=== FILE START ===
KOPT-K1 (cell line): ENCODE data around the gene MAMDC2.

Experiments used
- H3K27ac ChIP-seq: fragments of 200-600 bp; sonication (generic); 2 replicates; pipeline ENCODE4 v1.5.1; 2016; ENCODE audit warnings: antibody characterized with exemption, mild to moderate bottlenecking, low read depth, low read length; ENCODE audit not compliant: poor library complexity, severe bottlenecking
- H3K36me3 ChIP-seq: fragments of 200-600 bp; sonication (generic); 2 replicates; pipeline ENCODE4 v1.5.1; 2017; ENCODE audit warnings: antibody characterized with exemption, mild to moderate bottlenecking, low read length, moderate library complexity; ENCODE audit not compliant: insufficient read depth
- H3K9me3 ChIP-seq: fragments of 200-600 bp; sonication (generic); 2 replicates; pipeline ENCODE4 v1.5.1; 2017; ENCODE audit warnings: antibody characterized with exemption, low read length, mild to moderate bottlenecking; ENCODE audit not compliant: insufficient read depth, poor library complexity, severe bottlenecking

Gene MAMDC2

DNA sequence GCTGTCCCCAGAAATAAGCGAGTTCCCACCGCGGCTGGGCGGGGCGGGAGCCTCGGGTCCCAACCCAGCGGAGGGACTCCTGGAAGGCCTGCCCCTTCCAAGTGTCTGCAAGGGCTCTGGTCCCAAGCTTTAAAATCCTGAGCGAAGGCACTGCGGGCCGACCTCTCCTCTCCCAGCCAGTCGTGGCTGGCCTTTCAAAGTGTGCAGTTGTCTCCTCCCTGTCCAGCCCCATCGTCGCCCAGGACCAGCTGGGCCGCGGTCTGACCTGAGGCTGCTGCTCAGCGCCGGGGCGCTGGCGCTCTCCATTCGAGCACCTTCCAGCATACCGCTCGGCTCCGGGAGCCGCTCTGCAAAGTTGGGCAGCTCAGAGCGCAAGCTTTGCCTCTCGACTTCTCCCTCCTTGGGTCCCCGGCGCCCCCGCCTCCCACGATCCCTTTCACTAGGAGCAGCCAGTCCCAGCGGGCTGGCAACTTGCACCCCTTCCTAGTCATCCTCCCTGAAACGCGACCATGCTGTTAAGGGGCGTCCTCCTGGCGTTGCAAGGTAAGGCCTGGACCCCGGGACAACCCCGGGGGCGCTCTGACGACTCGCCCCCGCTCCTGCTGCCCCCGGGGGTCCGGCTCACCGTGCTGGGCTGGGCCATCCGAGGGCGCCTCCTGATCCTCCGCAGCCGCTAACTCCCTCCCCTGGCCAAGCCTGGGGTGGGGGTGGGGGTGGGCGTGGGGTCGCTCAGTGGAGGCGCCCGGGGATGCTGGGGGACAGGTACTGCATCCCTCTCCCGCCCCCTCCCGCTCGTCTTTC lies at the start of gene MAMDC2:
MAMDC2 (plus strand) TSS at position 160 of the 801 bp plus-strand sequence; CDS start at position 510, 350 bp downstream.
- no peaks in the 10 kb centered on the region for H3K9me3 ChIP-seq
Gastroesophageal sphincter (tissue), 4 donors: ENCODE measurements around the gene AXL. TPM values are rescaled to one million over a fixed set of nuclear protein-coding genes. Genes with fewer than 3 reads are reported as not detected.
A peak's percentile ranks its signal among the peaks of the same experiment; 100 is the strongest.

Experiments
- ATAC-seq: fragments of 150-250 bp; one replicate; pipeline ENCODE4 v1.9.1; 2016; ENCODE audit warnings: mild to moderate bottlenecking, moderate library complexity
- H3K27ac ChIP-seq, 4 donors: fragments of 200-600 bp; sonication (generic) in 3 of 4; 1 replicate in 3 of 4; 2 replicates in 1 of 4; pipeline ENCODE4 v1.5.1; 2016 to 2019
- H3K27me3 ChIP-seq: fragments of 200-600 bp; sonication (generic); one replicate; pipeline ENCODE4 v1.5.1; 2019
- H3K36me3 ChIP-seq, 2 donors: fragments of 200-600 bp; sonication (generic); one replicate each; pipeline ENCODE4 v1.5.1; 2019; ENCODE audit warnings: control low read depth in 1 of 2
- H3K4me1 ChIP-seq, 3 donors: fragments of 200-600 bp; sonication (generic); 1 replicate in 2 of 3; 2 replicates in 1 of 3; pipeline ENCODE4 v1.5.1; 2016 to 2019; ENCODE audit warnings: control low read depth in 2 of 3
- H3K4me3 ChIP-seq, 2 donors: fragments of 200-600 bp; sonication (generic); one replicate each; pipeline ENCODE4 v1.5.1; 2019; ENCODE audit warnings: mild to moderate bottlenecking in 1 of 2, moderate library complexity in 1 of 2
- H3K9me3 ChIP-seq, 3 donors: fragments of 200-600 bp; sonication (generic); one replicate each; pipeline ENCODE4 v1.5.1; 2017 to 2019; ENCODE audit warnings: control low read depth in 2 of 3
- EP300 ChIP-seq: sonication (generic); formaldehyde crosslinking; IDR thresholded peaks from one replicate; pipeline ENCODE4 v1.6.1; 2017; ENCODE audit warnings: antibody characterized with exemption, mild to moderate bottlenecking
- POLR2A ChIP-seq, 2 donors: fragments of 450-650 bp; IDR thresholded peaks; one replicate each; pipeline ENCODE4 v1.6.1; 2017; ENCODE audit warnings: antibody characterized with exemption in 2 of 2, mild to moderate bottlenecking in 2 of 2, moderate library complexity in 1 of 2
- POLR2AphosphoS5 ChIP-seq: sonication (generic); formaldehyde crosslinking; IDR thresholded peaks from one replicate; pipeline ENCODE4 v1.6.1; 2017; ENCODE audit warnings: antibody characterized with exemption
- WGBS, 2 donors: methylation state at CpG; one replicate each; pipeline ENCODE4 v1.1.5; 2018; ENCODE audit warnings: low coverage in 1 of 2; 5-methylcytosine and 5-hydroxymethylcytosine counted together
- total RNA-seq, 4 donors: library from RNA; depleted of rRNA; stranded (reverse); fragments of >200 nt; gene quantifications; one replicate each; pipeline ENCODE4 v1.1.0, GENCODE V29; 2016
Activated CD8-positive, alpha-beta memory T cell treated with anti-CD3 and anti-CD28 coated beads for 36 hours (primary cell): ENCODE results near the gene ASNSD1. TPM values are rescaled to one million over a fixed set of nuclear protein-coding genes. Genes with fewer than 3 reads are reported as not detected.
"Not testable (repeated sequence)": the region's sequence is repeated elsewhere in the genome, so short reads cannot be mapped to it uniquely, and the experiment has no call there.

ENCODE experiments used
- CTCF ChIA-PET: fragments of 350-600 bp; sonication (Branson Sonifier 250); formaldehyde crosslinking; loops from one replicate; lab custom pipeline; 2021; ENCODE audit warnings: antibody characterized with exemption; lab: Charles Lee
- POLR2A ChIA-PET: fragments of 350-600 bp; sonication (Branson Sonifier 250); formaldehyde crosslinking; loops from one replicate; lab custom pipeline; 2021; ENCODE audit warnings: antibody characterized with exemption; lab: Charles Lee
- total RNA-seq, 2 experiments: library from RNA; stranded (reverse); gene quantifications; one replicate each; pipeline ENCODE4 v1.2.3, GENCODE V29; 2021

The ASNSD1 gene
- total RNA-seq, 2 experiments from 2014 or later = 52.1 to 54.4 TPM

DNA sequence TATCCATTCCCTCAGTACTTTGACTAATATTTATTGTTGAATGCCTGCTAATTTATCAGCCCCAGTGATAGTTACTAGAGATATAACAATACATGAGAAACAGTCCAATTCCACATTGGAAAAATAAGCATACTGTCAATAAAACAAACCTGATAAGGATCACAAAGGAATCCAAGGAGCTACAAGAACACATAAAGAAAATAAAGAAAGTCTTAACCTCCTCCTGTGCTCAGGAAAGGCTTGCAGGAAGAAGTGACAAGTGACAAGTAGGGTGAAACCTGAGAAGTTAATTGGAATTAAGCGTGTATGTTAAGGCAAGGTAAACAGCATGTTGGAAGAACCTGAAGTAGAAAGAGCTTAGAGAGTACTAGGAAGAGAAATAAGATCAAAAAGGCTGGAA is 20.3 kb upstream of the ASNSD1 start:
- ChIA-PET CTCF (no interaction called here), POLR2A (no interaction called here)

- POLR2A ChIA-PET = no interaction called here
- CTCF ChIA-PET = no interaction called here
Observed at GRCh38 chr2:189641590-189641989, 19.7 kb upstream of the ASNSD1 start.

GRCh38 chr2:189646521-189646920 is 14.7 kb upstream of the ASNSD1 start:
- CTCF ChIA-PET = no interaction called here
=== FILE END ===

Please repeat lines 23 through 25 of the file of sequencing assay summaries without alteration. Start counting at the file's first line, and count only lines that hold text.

- WGBS, 2 donors: methylation state at CpG; one replicate each; pipeline ENCODE4 v1.1.5; 2018; ENCODE audit warnings: low coverage in 1 of 2; 5-methylcytosine and 5-hydroxymethylcytosine counted together
- total RNA-seq, 4 donors: library from RNA; depleted of rRNA; stranded (reverse); fragments of >200 nt; gene quantifications; one replicate each; pipeline ENCODE4 v1.1.0, GENCODE V29; 2016
Activated CD8-positive, alpha-beta memory T cell treated with anti-CD3 and anti-CD28 coated beads for 36 hours (primary cell): ENCODE results near the gene ASNSD1. TPM values are rescaled to one million over a fixed set of nuclear protein-coding genes. Genes with fewer than 3 reads are reported as not detected.